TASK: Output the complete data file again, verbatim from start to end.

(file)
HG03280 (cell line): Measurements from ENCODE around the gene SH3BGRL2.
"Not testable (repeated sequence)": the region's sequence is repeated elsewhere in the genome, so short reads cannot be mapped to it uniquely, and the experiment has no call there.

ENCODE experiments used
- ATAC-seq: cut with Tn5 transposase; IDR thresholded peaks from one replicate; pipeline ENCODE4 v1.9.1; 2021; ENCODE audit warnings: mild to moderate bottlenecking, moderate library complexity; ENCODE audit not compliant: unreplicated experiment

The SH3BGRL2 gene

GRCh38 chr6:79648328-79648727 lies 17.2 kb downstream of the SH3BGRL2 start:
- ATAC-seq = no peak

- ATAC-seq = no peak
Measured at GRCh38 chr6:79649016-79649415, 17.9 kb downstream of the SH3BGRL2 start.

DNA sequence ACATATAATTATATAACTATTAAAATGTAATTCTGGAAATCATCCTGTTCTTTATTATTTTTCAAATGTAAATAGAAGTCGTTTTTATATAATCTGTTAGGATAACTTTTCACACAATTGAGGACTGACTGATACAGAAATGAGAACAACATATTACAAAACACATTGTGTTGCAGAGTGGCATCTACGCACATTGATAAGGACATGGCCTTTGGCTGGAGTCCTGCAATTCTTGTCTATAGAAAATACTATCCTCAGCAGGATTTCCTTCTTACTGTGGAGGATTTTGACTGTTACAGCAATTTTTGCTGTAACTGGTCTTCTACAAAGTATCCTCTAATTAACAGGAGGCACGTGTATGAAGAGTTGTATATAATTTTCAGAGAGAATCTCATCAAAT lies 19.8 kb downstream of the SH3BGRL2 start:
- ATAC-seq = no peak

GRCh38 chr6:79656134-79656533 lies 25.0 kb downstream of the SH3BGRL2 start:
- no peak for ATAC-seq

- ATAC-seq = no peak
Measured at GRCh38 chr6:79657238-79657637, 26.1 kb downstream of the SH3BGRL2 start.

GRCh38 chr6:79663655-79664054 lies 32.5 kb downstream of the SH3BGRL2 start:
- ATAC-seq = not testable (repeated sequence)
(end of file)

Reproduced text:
HG03280 (cell line): Measurements from ENCODE around the gene SH3BGRL2.
"Not testable (repeated sequence)": the region's sequence is repeated elsewhere in the genome, so short reads cannot be mapped to it uniquely, and the experiment has no call there.

ENCODE experiments used
- ATAC-seq: cut with Tn5 transposase; IDR thresholded peaks from one replicate; pipeline ENCODE4 v1.9.1; 2021; ENCODE audit warnings: mild to moderate bottlenecking, moderate library complexity; ENCODE audit not compliant: unreplicated experiment

The SH3BGRL2 gene

GRCh38 chr6:79648328-79648727 lies 17.2 kb downstream of the SH3BGRL2 start:
- ATAC-seq = no peak

- ATAC-seq = no peak
Measured at GRCh38 chr6:79649016-79649415, 17.9 kb downstream of the SH3BGRL2 start.

DNA sequence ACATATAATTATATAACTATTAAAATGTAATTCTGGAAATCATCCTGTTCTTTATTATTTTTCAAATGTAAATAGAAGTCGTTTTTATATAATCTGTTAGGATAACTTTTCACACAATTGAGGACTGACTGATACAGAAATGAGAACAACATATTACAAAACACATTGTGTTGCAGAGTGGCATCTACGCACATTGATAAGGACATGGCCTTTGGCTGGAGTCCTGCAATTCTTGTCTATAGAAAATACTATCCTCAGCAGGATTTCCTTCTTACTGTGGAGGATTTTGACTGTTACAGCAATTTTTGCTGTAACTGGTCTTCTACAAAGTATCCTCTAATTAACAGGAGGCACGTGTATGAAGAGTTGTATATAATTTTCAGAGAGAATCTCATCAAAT lies 19.8 kb downstream of the SH3BGRL2 start:
- ATAC-seq = no peak

GRCh38 chr6:79656134-79656533 lies 25.0 kb downstream of the SH3BGRL2 start:
- no peak for ATAC-seq

- ATAC-seq = no peak
Measured at GRCh38 chr6:79657238-79657637, 26.1 kb downstream of the SH3BGRL2 start.

GRCh38 chr6:79663655-79664054 lies 32.5 kb downstream of the SH3BGRL2 start:
- ATAC-seq = not testable (repeated sequence)